LONDON — In the Olympics you go where the story is, which is what brought me to Wembley Arena Saturday afternoon for the badminton women’s doubles gold-medal match.
Yes, badminton. The Great Scandal of London 2012 took place in the world of badminton, where last week eight players from three countries were sent home for failing to give their best efforts in a match; i.e. what you or I would call dumping.
It all had to do with avoidance. A surprise loss early in the competition meant that the natural order of things was disturbed, and by winning a match the victor would be playing an opponent deemed impregnable, specifically the No. 2-ranked Chinese team of Tian Qing and Zhao Yunlei. Farcical matches ensued, embarrassing the Badminton World Federation and the London Olympics themselves.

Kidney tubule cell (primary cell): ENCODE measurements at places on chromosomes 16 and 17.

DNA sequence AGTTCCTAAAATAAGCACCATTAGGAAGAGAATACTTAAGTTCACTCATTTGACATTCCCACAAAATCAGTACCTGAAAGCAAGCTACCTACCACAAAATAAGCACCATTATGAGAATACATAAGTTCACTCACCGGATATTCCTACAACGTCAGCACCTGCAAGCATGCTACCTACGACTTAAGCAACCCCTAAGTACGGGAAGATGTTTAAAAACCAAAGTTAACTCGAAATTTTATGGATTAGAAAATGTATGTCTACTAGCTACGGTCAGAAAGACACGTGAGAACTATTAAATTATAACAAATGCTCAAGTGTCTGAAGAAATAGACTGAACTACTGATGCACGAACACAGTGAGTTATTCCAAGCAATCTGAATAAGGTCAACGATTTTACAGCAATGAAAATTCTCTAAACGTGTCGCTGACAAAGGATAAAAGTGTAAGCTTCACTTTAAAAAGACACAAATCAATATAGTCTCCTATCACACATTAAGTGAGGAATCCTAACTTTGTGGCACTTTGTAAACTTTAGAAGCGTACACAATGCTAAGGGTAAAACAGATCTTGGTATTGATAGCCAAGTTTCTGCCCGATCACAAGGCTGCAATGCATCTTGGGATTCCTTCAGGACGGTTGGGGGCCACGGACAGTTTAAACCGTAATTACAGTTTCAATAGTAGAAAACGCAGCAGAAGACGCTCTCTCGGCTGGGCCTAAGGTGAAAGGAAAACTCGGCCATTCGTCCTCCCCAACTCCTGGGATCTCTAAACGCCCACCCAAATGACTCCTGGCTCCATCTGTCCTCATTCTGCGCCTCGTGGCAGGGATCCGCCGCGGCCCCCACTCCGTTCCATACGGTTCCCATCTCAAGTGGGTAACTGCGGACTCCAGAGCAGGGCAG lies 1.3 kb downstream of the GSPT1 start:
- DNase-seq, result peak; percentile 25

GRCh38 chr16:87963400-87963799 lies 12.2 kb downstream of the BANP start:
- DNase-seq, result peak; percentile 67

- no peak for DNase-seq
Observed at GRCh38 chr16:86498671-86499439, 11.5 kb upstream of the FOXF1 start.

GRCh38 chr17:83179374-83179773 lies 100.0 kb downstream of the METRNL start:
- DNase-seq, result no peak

The question before us on Saturday was simply this: Was it necessary? Were Tian and Zhao that superior, that unbeatable, that the chicanery, however ethically challenged it may have been, was necessary?
They did lose a match to Denmark after they had clinched their spot, which only goes to show that negative strategy in these events is something that will never go away. Conserving one’s energies for more important future encounters is a regular feature of international sport.
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